July 25, 2010 – Service Changes Things

text: Deuteronomy 10:12-19 / Matthew 25:31-40
click on the link above to read the text at www.biblestudytools.com

The least of these.

I keep thinking about the least of these. I know Jesus is referring to the hungry, the thirsty, the stranger, the naked, the sick, and the incarcerated. But I keep wondering what is it that makes them “the least.” I think some translations of the Bible try to soften the implication by using the phrase, “no matter how unimportant they seem.” Although “they seem” is really an interpretive addition not found in the Greek text.

So why are the hungry, the thirsty, the stranger, the naked, the sick, and the incarcerated considered to be least or unimportant? These are the marginalized—those who live just outside the mainstream of community. Put another way—why are those of us who are bound together by community thought to have more value or to be more important than anyone else? And why does Jesus identify so clearly with the least? These are the questions I have pondered this week.

Jesus refers to the least as family. As members of Christ’s family, they are members of our family as well. We are called to reach out in ministries of mercy and compassion to members of our family who have fallen outside the connection of community. We are called to minister to the marginalized in ways that restore that sense of community.

Least is not a really a value judgment here. Least is a relational statement. The hungry, the thirsty, the stranger, the naked, the sick, and the incarcerated are least because we have let them slip away from community. Restored to community, they have as much value as the rest of us. Maybe more—because on the edge of community, that is where we find Christ.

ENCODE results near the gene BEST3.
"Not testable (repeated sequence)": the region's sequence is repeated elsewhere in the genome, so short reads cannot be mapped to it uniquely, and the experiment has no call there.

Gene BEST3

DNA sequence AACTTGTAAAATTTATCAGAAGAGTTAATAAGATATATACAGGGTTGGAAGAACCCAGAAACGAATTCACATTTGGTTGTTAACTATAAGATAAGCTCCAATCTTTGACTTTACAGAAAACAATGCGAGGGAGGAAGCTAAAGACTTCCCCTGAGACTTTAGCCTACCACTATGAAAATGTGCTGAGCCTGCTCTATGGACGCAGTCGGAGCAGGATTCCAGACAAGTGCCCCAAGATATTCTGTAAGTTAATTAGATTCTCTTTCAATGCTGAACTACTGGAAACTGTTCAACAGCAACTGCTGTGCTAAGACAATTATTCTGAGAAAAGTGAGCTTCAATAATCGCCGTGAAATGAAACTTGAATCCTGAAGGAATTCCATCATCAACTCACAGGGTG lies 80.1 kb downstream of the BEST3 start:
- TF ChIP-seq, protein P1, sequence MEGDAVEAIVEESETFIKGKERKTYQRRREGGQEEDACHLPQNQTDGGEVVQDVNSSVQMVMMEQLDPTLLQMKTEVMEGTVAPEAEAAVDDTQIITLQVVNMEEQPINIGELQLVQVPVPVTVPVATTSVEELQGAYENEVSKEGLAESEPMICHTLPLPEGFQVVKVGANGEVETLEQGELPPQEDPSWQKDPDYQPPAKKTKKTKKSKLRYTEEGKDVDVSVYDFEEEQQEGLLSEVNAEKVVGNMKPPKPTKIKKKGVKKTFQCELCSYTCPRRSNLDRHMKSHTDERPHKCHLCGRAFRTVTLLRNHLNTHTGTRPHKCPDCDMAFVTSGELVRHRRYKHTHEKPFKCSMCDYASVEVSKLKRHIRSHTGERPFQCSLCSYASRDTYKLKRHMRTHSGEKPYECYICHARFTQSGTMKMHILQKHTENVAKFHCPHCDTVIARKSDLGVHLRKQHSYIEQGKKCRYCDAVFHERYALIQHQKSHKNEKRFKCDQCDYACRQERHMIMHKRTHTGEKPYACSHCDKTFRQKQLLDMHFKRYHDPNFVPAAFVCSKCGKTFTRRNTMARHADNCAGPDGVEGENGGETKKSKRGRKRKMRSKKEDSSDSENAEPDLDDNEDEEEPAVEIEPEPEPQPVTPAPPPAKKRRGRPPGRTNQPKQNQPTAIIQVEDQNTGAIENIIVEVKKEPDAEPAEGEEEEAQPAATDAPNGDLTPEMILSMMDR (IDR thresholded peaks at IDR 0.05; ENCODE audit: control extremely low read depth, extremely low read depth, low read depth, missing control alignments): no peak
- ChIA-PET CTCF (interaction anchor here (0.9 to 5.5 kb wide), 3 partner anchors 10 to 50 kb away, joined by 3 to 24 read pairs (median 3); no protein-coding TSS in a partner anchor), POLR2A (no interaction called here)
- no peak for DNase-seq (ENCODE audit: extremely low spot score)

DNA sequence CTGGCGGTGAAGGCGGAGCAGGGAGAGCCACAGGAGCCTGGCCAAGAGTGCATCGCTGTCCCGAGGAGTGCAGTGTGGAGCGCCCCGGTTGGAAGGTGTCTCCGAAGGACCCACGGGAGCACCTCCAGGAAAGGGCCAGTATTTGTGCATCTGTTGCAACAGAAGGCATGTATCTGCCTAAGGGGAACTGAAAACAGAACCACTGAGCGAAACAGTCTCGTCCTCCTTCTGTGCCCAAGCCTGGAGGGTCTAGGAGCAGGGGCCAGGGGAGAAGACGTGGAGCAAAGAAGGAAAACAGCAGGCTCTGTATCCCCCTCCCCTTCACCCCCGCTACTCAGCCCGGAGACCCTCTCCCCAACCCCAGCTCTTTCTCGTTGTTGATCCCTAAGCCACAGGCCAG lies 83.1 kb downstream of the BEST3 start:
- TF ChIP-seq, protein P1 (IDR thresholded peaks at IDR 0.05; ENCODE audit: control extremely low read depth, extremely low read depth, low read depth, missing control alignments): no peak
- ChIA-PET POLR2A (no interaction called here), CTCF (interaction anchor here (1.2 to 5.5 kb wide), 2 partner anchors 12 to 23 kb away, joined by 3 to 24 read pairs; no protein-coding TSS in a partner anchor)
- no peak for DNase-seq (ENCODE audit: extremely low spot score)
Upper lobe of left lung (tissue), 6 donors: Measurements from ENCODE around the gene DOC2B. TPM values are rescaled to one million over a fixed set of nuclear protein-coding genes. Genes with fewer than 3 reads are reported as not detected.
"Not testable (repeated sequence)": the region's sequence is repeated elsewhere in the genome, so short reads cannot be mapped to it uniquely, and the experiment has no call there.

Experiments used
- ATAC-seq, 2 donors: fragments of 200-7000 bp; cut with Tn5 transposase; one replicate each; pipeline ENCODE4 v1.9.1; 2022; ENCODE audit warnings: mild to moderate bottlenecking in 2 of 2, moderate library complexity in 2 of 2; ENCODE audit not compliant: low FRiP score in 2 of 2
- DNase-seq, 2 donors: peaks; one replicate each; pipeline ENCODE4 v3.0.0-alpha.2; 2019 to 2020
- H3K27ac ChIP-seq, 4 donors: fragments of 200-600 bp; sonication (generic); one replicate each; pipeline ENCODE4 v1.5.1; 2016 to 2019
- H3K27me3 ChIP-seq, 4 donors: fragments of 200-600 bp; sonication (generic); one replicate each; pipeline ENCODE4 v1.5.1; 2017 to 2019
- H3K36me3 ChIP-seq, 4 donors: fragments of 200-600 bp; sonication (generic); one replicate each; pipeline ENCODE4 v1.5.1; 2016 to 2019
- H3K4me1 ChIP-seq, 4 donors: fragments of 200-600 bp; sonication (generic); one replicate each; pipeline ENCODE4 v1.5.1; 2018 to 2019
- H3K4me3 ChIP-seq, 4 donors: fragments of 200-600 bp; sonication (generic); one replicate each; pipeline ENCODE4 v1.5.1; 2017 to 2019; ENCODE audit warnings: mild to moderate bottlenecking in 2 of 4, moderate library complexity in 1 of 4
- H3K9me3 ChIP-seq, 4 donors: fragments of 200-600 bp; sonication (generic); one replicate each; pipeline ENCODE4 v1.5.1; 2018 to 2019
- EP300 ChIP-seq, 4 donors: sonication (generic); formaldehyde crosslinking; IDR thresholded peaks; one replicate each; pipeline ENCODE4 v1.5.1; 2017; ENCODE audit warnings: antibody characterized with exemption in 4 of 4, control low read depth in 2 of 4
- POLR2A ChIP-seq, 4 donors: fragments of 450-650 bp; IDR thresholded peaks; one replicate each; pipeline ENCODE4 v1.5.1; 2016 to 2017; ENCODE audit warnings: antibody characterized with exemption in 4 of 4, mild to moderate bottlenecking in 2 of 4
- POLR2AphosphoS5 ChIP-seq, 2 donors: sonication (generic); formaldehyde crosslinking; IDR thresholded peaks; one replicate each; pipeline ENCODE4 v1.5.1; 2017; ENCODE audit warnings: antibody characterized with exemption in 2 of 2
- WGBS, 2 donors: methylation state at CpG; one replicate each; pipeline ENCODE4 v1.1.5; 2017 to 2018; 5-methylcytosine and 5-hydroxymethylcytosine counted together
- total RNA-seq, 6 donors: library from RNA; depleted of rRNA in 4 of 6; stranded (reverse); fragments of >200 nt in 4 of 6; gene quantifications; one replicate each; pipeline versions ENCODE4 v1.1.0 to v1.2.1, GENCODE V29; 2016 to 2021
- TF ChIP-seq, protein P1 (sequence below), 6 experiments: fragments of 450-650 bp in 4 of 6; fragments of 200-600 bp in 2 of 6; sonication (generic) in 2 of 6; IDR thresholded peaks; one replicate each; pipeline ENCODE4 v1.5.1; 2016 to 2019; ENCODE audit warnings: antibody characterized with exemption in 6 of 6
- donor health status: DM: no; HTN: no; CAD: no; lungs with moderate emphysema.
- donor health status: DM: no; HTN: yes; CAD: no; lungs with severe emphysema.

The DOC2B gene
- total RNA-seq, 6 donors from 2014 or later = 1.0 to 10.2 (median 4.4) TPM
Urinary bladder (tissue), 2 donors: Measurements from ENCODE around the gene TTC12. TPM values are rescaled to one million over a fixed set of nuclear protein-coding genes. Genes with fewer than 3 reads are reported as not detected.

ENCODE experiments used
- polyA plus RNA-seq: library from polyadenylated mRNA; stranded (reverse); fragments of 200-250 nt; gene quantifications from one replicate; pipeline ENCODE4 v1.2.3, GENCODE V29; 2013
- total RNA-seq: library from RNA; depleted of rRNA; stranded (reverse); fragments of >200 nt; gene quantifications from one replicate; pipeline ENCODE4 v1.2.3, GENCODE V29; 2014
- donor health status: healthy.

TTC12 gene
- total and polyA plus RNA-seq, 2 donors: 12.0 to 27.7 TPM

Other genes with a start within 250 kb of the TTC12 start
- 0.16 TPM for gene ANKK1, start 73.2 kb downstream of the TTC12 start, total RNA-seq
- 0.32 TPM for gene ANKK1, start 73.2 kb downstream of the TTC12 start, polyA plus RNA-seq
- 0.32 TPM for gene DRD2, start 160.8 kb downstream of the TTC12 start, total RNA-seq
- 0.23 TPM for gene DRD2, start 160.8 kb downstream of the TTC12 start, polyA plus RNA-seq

I have worked with home building and repair ministries, I have prepared and served meals at shelters and soup kitchens, I have volunteered at summer camps for children of incarcerated mothers, and I have visited with the homeless. I know that there is a kind of personal spiritual joy that comes along with this kind of service. Yet, I hope that this personal spiritual joy will never be the motivation for service—it is a natural byproduct.

When we serve those in need, we meet Christ and we experience Christ at work in ways that we would never know on our own. This is the motivation for service—to meet Christ and grow in our relationship with God. When we serve the least of these—our family—we grow as children of God because we are better connected to the whole family of God.

Service changes things. God changes us when we reach out in service to draw others into community. In service we experience God’s power to transform our lives and the life of the community as we learn and grow in faith becoming the people God wants us to be.

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